But, then, he sighed as he thought about the cop he hadn't realized was still on duty, providing witness protection services. His assistant had just come in with the exciting information that he was, even now, going over to the human resources department, to try to identify the terrible man who'd hurt that nice Blair Sandburg. Ralston had nodded and commiserated and hoped they'd catch the bastard and finally got rid of her.
Opening the top drawer of his desk, he removed the thin assassin's stiletto he'd long kept as a souvenir of his youth in Rome, using it as a paper knife. Well, he thought philosophically, perhaps it had been destined to be used for what it was designed to do. Carefully, he wiped it clean of any incriminating fingerprints, then folding it in his handkerchief, he slipped it into his coat pocket. Pulling a hat over his head against the persistent rain and cold wind, he locked his office and left the building.
Frowning thoughtfully as he walked down the hall, he reflected that this had turned into a real mess. That stupid, arrogant twerp of a student, finding out about his profitable sideline and threatening to blackmail him about selling drugs, that hippy anthropologist being there at the wrong time and now a cop he hadn't noticed in the crowded hallway. Nobody had missed the kid, and nobody would miss the anthropologist. But, he was afraid that a cop would be missed. He'd have to give up the drug trade for a while. Let things cool off. If he did this last necessary thing, he'd be clear. They'd never get him.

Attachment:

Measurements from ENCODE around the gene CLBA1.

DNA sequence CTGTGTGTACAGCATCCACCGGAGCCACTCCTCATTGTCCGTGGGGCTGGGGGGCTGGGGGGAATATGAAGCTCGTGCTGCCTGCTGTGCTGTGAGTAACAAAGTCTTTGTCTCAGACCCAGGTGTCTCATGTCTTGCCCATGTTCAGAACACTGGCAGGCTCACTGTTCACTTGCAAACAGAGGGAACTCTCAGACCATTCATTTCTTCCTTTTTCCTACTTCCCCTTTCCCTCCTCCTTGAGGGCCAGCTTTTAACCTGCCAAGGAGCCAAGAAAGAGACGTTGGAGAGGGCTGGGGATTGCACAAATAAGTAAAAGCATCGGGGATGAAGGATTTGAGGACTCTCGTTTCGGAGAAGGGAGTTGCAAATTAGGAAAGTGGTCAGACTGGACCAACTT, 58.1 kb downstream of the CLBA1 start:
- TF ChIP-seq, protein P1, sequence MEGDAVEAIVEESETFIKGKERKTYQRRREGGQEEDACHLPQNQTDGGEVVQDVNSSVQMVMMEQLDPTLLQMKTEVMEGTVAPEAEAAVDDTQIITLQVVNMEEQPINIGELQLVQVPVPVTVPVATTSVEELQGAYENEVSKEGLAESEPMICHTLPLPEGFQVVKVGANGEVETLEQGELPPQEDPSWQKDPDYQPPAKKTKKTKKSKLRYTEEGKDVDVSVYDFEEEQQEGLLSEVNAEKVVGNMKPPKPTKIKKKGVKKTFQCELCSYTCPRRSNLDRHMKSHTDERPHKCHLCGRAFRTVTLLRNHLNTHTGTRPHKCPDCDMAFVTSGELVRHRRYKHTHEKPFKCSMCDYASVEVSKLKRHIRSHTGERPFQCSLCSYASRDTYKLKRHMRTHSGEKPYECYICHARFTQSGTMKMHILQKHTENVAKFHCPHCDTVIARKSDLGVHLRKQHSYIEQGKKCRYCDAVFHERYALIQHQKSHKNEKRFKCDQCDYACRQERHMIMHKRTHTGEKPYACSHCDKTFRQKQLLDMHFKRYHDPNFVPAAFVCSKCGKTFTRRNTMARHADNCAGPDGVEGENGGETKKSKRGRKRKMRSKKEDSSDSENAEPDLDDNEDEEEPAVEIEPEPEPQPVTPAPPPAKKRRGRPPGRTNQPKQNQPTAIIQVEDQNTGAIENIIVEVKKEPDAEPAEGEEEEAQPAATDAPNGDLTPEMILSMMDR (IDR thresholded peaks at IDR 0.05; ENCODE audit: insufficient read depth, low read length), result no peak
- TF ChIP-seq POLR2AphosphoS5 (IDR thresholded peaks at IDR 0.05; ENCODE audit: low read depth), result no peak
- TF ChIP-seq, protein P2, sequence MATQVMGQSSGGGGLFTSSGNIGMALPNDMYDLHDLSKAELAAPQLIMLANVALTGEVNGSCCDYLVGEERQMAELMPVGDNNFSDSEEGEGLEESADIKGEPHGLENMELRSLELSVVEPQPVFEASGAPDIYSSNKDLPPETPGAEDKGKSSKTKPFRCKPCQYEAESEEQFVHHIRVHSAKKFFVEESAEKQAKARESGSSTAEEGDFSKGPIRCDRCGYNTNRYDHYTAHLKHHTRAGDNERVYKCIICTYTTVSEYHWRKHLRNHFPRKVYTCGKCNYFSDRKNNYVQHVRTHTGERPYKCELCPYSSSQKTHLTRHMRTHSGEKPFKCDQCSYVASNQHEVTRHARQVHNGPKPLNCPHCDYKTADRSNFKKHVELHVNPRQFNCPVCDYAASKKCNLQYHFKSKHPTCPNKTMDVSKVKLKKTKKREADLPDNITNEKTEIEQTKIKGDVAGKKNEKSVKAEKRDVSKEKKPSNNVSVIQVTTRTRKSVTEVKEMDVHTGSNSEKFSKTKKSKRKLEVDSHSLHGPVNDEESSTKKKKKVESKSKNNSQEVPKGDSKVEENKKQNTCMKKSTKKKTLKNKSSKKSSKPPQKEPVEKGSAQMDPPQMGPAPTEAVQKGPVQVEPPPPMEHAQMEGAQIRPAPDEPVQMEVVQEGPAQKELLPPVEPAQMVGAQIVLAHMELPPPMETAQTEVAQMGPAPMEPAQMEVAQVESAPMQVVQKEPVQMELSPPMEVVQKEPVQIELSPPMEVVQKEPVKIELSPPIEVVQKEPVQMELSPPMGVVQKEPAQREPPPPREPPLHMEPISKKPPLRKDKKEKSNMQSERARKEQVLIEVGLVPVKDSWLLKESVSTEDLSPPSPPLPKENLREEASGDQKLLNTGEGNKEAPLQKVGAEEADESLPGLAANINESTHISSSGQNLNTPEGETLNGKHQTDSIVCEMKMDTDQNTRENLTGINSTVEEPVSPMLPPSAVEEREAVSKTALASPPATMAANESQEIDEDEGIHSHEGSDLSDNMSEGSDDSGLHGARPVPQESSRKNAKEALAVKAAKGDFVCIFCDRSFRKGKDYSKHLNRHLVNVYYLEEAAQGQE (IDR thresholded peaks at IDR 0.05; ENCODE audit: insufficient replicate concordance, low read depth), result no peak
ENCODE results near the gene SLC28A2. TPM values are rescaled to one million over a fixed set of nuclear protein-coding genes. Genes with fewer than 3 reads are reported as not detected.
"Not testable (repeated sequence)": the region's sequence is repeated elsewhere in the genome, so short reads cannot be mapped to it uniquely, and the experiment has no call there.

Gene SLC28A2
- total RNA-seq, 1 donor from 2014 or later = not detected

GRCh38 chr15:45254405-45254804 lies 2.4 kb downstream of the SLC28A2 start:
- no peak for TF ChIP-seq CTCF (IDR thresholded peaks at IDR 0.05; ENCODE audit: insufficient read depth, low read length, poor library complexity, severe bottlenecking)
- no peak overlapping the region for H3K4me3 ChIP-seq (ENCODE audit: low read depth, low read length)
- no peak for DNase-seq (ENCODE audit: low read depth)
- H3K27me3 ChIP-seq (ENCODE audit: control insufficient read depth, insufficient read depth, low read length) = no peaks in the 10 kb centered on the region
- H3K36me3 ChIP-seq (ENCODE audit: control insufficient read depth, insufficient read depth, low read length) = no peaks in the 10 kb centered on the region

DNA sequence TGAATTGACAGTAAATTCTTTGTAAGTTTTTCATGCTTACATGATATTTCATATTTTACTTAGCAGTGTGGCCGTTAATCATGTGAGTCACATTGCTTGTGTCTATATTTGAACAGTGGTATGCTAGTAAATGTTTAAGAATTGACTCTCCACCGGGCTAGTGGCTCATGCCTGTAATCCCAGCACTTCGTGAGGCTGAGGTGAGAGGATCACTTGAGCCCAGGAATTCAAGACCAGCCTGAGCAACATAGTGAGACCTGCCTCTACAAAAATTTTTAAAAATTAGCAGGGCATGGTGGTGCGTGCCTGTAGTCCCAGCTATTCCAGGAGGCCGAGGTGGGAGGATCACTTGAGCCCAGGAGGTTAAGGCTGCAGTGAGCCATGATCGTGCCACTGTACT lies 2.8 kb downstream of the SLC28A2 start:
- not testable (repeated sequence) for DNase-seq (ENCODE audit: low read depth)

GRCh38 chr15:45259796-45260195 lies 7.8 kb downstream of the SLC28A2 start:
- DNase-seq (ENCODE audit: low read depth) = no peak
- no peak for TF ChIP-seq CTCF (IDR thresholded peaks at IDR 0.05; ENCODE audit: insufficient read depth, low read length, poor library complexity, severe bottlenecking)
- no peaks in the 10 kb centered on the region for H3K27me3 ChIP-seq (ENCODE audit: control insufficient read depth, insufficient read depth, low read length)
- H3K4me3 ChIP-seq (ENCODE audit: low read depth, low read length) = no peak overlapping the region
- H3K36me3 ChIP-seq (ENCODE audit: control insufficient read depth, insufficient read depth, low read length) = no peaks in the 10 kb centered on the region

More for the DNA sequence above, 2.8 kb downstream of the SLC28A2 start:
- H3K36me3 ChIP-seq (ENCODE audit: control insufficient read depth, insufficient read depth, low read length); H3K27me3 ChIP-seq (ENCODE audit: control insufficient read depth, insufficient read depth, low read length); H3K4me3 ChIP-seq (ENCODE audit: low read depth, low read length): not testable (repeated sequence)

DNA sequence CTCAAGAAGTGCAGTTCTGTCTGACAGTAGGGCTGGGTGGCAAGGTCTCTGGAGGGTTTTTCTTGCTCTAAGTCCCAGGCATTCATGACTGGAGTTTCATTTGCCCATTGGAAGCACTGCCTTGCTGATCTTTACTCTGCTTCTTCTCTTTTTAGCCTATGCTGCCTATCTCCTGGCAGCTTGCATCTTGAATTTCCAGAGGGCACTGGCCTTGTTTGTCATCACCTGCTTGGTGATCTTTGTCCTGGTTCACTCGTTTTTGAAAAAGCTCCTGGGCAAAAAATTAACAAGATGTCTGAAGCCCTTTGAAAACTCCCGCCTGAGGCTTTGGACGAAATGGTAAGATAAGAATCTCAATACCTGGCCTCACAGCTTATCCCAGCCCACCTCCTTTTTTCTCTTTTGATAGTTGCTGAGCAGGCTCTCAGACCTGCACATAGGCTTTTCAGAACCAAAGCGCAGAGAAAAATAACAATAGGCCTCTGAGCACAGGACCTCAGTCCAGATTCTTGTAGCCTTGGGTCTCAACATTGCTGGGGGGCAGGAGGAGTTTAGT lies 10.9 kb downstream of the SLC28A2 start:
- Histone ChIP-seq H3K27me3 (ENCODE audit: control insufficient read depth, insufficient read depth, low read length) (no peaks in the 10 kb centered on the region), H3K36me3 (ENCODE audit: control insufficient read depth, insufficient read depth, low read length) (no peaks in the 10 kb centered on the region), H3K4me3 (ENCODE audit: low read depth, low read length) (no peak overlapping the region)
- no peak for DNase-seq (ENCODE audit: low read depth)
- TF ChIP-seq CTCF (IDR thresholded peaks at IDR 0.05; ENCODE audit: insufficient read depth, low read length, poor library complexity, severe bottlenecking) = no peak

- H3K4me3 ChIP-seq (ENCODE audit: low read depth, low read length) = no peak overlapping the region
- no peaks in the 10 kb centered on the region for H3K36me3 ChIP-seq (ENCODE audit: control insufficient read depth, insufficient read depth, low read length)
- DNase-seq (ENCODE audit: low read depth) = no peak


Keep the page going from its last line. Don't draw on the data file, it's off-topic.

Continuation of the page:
Koczanski left the human resources office and joined the group waiting for the elevator. When it came, he crowded in with everyone else, thinking he should have taken the stairs. Sighing, he watched the indicator light…and jumped at the sharp bite of ice and then a surge of flame that spread from his back up into his chest. His heart constricted and he found himself panting for air…dizzy. Though he opened his mouth to cry out, it was already too late.
Someone screamed as the man behind her fell forward, pushing her into the elevator door. When it opened on the ground floor, she backed out, horrified. The others surged out, gingerly stepping around the man who half laid across the open portal…one quick thinking student jammed on the hold button to keep the doors from trying to close.
Nobody really knew who else had been on the elevator…who looked at anyone on an elevator and now the body crumpled on the floor held their mesmerized gaze. Nobody noticed that a few had scattered, feeling uncomfortable at scurrying away without offering assistance but in a hurry. It had been only too clear from the blue lips and staring eyes that the man had been beyond help. The knife in his back explained why… and who wanted to get caught in a murder investigation?
Koczanski never knew what hit him.
They had clattered down the stairs that led to Sandburg's basement office, expecting Koczanski to be waiting for them.
"Where is he?" Ellison ground out, impatient, turning to look down the far hall.
Simon's cell rang, and he flipped it open. "Banks, here." As he listened, he closed his eyes and shook his head. Wordlessly, he closed it and looked at Jim. "Carl won't be meeting us. Ralston got to him first."
"He's dead?" Jim exclaimed, consternation on his face.
"Yeah…'fraid so," Simon sighed, depressed by the death of the police officer…then feeling the reality of it fuel the helpless anger that had been burning within him ever since he'd gotten Ellison's call that Sandburg had been assaulted.